4. ^ "EU referendum: Vote Leave focuses on immigration". BBC News. Retrieved 2016-07-31.
  5. ^ "Ipsos MORI | Poll | Concern about immigration rises as EU vote approaches". Retrieved 2016-07-31.
  6. ^ "How the United Kingdom voted on Thursday... and why - Lord Ashcroft Polls". Retrieved 2016-07-23.
  7. ^ "Ipsos MORI | Poll | Concern about immigration rises as EU vote approaches". Retrieved 2016-07-31.
  8. ^ "How the United Kingdom voted on Thursday... and why - Lord Ashcroft Polls". Retrieved 2016-07-23.
  9. ^ "Concern about immigration rises as EU vote approaches". Retrieved 2016-07-31.
  10. ^ "EU Migration to and from the UK". Retrieved 2016-07-24.
  11. ^ "Explaining the Brexit vote". The Economist. ISSN 0013-0613. Retrieved 2016-07-15.
  12. ^ Becker and Fetzer (October 2016). "Does Migration Cause Extreme Voting?". University of Warwick. Retrieved 27 October 2016.
  13. ^ Tammes, Peter (September 2017). "Investigating Differences in Brexit-vote Among Local Authorities in the UK: An Ecological Study on Migration- and Economy-related Issues'". Sociological Research Online.
  14. ^ Helm, Toby (10 July 2016). "EU referendum: youth turnout almost twice as high as first thought". The Guardian. Retrieved 2016-07-15.
  15. ^ "It's NOT the economy, stupid: Brexit as a story of personal values". 7 July 2016. Retrieved 2016-07-15.
  16. ^ Ford, Rob (25 June 2016). "Older 'left-behind' voters turned against a political class with values opposed to theirs". The Guardian. Retrieved 2016-07-15.
  17. ^ Harris, John (24 June 2016). "'If you've got money, you vote in ... if you haven't got money, you vote out'". The Guardian. Retrieved 2016-07-27.
  18. ^ Becker, Fetzer, Novy (October 2016). "'Who Voted for Brexit? A Comprehensive District-Level Analysis'" (PDF). University of Warwick. Retrieved 2016-10-31.
  19. ^ Peter Tammes (September 2017). "Investigating Differences in Brexit-vote Among Local Authorities in the UK: An Ecological Study on Migration- and Economy-related Issues'". Sociological Research Online.
  20. ^ "Ultimate causes of Brexit". 24 July 2016. Retrieved 2016-07-30.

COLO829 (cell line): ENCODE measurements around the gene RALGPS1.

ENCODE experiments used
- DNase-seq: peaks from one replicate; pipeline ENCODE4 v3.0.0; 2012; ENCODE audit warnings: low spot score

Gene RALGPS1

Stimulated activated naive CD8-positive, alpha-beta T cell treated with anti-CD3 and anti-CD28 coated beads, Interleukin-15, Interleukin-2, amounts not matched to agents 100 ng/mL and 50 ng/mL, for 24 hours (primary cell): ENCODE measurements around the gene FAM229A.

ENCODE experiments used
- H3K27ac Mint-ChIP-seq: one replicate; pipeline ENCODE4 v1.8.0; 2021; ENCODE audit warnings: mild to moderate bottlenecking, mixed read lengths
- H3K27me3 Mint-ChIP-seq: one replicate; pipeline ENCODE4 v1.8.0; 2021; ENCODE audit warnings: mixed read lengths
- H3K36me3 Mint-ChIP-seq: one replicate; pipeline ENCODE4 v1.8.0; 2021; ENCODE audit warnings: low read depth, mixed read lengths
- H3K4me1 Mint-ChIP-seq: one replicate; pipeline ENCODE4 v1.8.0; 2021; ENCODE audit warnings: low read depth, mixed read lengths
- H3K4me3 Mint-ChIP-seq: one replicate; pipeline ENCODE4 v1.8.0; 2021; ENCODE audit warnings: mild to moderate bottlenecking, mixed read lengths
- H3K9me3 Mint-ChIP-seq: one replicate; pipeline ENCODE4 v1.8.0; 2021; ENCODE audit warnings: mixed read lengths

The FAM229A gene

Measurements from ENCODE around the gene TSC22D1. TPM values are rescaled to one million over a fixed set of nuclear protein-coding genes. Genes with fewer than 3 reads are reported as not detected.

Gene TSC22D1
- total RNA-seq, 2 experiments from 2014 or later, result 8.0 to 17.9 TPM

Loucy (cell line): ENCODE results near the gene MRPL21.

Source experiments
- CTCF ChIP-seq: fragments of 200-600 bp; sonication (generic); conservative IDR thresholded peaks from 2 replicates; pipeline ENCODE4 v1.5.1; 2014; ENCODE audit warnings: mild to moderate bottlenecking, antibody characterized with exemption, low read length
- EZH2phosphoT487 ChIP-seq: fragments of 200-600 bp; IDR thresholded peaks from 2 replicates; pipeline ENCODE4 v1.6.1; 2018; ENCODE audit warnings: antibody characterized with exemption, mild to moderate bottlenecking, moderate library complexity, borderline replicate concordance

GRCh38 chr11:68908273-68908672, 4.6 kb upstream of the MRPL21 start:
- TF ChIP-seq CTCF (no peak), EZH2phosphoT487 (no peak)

21. ^ "Part 1 - Global Risks 2017". Retrieved 2017-02-10.
  22. ^ "EU Referendum:European Law expert compares Brexit campaigners to creationists". The Independent. 22 June 2016. Retrieved 2017-05-22.
  23. ^ "Transcript: Professor Michael Dougan on the EU Referendum - News - University of Liverpool". Retrieved 2017-05-22.
  24. ^ "FactCheck: do we really send £350m a week to Brussels?". Archived from the original on 8 July 2016. Retrieved 2016-07-31.
  25. ^ Vote Leave's early claim that the '350 million' will go to the NHS
  26. ^ "Let's give our NHS the £350 million the EU takes every week | LSE Digital Library". Retrieved 2017-03-30.
  27. ^ Major attacks Vote Leave 'deceit' as Johnson defends campaign
  28. ^ Source: HMRC
  29. ^ Daniel Z. Drezner (16 June 2016). "Why the post-truth political era might be around for a while". The Washington Post. Retrieved 11 July 2016.
  30. ^ Michael Deacon (9 July 2016). "In a world of post-truth politics, Andrea Leadsom will make the perfect PM". The Daily Telegraph. Retrieved 11 July 2016.
  31. ^ Ned Simons (8 June 2016). "Tory MP Sarah Wollaston Switches Sides in EU Referendum Campaign". The Huffington Post. Retrieved 11 July 2016.
  32. ^ "#epicfail How Britain Stronger In Europe blew it on the basics of PR & marketing communications". 18 July 2016. Retrieved 2016-07-23.
  33. ^ Hatter, Warren (20 July 2016). "The Brexit Referendum Through a Behavioural Lens". The Ripple Effect. Retrieved 2016-07-24.
  34. ^ "Why Anger at Elites Was Channelled Towards Voting for Brexit - Evonomics". 5 July 2016. Retrieved 2016-07-24.
  35. ^ "Eight reasons Leave won the UK's referendum on the EU". BBC News. Retrieved 2016-07-24.
  36. ^ "EU Migration to and from the UK | The Migration Observatory". Retrieved 2016-07-23.
  37. ^ "Donald Trump says Merkel made 'catastrophic mistake' on migrants". BBC. 16 January 2017. Retrieved 2017-02-10.
  38. ^ Nienaber, Michael (16 January 2017). "Donald Trump accuses Angela Merkel of making 'catastrophic mistake' on refugees". The Independent. Retrieved 2017-02-10.
  39. ^ Krieg, Gregory (16 January 2017). "Trump hints at European immigration restrictions". CNN. Retrieved 2017-02-10.
  40. ^ "Trump's Merkel Re-Election Jibe Batted Away by German Government". 3 August 2016. Retrieved 2017-02-10.
  41. ^ "Obama Says Republicans Should Withdraw Support for Trump". The New York Times. 2 August 2016. Retrieved 2017-02-10.
  42. ^ "Nigel Farage's anti-migrant poster reported to police". The Guardian. 16 June 2016. Retrieved 2017-02-10.
  43. ^ Safdar, Anealla (28 June 2016). "Brexit: UKIP's 'unethical' anti-immigration poster". Al Jazeera. Retrieved 2017-02-10.
  44. ^ Riley-Smith, Ben (19 June 2016). "EU referendum: George Osborne compares Ukip 'breaking point' migration poster to Nazi propaganda". The Telegraph. Retrieved 2017-02-10.
  45. ^ Martinson, Jane (24 June 2016). "Did the Mail and Sun help swing the UK towards Brexit?". The Guardian. Retrieved 15 July 2016.
  46. ^ Harding, James (24 September 2016). "A truly balanced view from the BBC: don't blame us for Brexit". The Guardian. Retrieved 24 February 2017.